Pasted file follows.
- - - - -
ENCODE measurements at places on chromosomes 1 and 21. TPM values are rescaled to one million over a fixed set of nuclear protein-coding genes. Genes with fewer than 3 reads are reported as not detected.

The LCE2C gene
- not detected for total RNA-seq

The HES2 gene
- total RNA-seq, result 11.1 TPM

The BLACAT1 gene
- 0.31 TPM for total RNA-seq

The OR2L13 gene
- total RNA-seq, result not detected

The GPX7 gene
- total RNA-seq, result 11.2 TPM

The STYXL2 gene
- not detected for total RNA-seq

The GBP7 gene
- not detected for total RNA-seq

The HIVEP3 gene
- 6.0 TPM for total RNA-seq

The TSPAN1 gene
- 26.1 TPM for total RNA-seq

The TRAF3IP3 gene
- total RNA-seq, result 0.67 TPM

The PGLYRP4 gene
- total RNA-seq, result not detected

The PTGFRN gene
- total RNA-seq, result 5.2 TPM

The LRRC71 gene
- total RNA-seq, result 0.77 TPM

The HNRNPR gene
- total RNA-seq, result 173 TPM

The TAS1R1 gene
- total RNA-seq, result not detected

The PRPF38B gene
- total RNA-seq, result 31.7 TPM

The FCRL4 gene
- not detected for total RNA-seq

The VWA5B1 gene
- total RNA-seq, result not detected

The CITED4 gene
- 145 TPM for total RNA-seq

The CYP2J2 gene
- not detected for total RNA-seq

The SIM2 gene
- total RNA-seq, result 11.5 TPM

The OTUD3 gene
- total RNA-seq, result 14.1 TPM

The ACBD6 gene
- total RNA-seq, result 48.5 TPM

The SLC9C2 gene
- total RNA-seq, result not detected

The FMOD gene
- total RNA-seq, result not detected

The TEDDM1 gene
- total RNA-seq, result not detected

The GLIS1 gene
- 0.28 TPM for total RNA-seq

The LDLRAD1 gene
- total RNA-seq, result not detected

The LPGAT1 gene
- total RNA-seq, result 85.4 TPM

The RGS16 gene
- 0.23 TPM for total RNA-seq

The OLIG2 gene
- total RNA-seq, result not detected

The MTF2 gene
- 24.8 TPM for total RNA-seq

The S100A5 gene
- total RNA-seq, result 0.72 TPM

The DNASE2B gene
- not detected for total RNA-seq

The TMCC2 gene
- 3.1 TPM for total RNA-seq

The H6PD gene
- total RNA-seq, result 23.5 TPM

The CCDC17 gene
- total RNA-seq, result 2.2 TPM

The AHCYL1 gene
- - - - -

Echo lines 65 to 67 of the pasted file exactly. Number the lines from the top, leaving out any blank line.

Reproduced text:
- 24.8 TPM for total RNA-seq

The S100A5 gene
- total RNA-seq, result 0.72 TPM